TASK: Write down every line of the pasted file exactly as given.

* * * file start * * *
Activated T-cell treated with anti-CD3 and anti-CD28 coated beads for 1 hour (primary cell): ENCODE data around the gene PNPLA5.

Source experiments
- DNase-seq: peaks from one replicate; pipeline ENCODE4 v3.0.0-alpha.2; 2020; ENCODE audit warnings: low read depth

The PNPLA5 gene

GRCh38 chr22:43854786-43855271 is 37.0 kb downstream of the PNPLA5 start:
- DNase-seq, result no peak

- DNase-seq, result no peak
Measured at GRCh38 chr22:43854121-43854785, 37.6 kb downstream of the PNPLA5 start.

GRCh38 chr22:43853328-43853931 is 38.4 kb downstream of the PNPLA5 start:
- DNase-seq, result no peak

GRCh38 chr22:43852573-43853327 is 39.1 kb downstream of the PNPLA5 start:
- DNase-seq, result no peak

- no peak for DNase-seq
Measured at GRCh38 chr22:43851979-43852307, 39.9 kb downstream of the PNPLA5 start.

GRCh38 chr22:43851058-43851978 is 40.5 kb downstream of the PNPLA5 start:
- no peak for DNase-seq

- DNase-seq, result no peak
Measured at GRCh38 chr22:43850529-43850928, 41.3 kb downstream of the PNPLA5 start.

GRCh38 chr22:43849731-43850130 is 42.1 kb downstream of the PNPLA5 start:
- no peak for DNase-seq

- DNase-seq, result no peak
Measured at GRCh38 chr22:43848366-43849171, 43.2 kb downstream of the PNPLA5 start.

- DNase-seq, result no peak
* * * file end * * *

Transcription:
Activated T-cell treated with anti-CD3 and anti-CD28 coated beads for 1 hour (primary cell): ENCODE data around the gene PNPLA5.

Source experiments
- DNase-seq: peaks from one replicate; pipeline ENCODE4 v3.0.0-alpha.2; 2020; ENCODE audit warnings: low read depth

The PNPLA5 gene

GRCh38 chr22:43854786-43855271 is 37.0 kb downstream of the PNPLA5 start:
- DNase-seq, result no peak

- DNase-seq, result no peak
Measured at GRCh38 chr22:43854121-43854785, 37.6 kb downstream of the PNPLA5 start.

GRCh38 chr22:43853328-43853931 is 38.4 kb downstream of the PNPLA5 start:
- DNase-seq, result no peak

GRCh38 chr22:43852573-43853327 is 39.1 kb downstream of the PNPLA5 start:
- DNase-seq, result no peak

- no peak for DNase-seq
Measured at GRCh38 chr22:43851979-43852307, 39.9 kb downstream of the PNPLA5 start.

GRCh38 chr22:43851058-43851978 is 40.5 kb downstream of the PNPLA5 start:
- no peak for DNase-seq

- DNase-seq, result no peak
Measured at GRCh38 chr22:43850529-43850928, 41.3 kb downstream of the PNPLA5 start.

GRCh38 chr22:43849731-43850130 is 42.1 kb downstream of the PNPLA5 start:
- no peak for DNase-seq

- DNase-seq, result no peak
Measured at GRCh38 chr22:43848366-43849171, 43.2 kb downstream of the PNPLA5 start.

- DNase-seq, result no peak